Tuesday, December 18, 2012

A lot of tv and a little sewing.

Still putting off Christmassy things, I've been ordering movies through my interlibrary loan coworker...all are supposed to be set in the 1700s but the costuming says otherwise in a few, oh well! A listing so far:

Tom Jones: I keep watching this one over and over because I love the lower class clothing! The upper class is hit or miss but the bed gowns, striped petticoats, checked aprons, caps and such on the less-than-gentry are awesome. Plot: a lot of lighthearted fun and drama with comical star-crossed lovers.

City of Vice: again, loving the lower class, someone did some good research. Fairly dark subject matter but compelling look at the beginning of London's police force. Sad there are only 5 episodes!

A Harlot's Progress: I really liked some of the caps the women were wearing, and again there was some great middling to lower class clothing. Based on what might have inspired Hogarth to sketch his series by the same name (kind of depressing, really, but I can sit through anything for good clothes).

Fanny Hill: oh Lordy, I think there's more clothing OFF people than on them, but what can you expect of one of the most racy novellas ever to be banned from sale? There are some really pretty gowns and I definitely want to take some screencaps of a few of the hats to reproduce them. Plot: the debauching of a young country girl who finds her love in a bawdy house, loses him, sleeps with a lot of people, and then finds him again. If you have the vapors over nudity, I don't advise this one. The producer is Andrew Davies of Pride and Prejudice fame, and I have to say this is pretty well done too, just very, very naughty.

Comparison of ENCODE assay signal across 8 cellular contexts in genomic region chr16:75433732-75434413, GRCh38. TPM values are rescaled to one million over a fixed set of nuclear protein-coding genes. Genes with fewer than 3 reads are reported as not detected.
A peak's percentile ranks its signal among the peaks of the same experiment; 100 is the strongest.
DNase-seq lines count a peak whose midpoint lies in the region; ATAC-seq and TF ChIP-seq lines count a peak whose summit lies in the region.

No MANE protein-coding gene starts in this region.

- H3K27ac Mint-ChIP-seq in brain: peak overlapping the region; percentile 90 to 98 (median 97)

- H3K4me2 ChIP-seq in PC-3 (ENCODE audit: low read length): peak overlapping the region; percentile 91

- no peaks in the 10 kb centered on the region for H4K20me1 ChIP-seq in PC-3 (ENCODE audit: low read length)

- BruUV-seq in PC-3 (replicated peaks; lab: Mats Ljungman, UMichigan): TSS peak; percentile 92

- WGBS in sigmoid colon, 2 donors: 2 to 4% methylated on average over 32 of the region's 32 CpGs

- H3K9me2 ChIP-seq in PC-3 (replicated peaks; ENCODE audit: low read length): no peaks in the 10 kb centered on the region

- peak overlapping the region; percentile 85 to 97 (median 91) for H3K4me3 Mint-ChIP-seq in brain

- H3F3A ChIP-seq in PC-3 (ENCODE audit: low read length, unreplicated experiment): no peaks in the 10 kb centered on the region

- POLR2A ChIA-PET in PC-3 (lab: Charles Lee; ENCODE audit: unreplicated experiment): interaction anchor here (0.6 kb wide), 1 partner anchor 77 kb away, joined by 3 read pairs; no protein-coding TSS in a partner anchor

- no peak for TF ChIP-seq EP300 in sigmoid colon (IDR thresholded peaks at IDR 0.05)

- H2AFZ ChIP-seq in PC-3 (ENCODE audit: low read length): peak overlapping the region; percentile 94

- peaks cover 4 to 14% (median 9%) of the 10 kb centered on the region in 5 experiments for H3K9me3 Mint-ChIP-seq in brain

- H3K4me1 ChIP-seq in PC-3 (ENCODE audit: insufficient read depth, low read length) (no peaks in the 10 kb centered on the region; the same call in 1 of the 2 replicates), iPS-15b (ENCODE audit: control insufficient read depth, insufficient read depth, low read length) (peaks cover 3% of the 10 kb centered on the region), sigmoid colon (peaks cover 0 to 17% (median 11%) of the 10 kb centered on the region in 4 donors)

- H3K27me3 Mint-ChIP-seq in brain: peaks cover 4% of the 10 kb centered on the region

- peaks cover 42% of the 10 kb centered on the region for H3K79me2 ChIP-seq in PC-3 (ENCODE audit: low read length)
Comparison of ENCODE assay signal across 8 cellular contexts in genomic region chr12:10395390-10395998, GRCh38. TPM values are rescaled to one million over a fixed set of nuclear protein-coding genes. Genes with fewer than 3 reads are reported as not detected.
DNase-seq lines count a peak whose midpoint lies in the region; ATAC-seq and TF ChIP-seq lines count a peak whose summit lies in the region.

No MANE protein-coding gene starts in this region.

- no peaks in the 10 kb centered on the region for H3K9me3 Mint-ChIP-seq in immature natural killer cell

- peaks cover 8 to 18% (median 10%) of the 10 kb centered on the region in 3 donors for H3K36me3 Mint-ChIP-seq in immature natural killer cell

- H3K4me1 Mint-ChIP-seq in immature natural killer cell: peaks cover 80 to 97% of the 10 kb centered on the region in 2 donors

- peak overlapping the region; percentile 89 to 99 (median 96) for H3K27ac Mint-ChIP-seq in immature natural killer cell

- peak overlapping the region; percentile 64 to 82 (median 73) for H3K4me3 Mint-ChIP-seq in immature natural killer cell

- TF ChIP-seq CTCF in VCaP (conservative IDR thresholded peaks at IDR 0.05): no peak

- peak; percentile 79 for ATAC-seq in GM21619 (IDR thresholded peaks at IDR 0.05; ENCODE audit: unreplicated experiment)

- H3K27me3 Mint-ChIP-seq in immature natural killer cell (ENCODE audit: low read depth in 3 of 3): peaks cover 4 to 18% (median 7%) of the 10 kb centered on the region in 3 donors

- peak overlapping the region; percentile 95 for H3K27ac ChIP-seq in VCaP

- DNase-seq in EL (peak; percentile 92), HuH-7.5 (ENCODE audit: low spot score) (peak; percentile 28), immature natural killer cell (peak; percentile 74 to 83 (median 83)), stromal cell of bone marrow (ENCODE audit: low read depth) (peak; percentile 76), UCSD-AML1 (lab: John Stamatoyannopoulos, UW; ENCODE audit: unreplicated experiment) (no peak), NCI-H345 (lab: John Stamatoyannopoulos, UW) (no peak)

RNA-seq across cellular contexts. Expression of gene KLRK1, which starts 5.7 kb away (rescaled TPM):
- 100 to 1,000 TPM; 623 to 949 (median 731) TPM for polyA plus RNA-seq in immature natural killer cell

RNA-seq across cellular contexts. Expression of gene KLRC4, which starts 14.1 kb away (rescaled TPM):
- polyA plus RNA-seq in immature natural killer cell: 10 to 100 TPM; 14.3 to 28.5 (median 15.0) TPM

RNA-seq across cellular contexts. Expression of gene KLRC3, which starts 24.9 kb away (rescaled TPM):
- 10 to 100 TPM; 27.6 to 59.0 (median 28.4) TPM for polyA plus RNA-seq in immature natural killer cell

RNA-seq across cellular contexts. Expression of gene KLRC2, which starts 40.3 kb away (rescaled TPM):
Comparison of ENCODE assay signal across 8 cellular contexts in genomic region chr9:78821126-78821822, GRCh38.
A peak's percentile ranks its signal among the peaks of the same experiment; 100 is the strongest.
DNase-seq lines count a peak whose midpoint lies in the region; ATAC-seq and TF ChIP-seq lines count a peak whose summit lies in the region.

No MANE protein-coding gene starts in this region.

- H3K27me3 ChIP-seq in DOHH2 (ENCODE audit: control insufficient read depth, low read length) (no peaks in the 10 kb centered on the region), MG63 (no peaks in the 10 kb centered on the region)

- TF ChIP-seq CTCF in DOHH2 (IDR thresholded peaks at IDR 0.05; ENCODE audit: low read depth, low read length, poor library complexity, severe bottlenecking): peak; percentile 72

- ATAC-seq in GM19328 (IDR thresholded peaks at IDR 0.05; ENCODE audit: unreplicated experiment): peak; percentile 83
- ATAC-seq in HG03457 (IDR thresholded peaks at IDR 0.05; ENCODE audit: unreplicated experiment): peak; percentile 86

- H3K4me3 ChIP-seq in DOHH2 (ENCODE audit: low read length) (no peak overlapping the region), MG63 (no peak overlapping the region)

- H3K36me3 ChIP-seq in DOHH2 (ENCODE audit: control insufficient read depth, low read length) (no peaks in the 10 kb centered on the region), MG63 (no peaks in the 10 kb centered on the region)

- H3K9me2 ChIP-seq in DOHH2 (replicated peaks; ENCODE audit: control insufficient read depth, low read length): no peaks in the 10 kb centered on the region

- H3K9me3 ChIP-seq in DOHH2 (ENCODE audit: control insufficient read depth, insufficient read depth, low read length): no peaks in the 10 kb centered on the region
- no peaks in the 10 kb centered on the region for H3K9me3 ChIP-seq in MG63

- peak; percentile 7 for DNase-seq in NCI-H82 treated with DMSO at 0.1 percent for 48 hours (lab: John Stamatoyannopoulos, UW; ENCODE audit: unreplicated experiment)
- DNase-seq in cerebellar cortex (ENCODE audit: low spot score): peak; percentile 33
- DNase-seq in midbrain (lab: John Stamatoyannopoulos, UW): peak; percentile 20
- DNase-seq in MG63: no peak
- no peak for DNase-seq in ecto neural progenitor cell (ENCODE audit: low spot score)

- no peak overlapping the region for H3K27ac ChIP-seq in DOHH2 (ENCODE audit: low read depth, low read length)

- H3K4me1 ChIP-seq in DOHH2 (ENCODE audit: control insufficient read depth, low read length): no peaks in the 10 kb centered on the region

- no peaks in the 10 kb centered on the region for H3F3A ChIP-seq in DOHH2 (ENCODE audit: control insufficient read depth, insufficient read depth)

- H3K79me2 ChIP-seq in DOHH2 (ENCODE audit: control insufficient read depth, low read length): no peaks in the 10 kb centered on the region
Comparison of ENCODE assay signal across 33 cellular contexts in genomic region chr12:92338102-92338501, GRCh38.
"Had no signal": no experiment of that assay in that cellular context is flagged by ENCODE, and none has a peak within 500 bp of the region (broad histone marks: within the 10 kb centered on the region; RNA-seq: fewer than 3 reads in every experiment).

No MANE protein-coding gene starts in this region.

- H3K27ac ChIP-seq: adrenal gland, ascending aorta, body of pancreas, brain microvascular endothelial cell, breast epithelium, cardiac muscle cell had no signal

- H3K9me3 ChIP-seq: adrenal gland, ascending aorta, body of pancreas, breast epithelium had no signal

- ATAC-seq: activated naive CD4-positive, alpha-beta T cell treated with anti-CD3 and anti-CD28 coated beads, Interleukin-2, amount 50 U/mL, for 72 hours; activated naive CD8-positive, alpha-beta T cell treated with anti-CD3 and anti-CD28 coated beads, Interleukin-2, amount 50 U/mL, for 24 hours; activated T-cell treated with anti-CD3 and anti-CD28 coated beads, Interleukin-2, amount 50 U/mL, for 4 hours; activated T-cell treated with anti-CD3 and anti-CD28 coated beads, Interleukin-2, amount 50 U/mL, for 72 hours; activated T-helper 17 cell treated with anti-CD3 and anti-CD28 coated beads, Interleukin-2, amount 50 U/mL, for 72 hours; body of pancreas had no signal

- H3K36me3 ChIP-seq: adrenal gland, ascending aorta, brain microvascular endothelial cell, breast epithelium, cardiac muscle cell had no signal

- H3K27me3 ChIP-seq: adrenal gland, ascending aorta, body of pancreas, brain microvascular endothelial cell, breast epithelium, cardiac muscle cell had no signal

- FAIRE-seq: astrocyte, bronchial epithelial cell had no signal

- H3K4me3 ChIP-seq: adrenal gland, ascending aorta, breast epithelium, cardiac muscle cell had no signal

The Brotherhood of the Wolf:  this had pretty much nothing to do with the 1700s, costume-wise..most of the female clothing looked like Halloween costume parodies of what uninformed people think 18th century clothing looks like, with some weird peasanty renditions of 17th century wear as well. Awful. But I've always been interested in the legend of the Beast of Gevaudan, the creature who prowled the mountainous region of France, so this fanciful rendition of one of the theories about it was fun enough to make me want to watch it again. Just not for the clothes.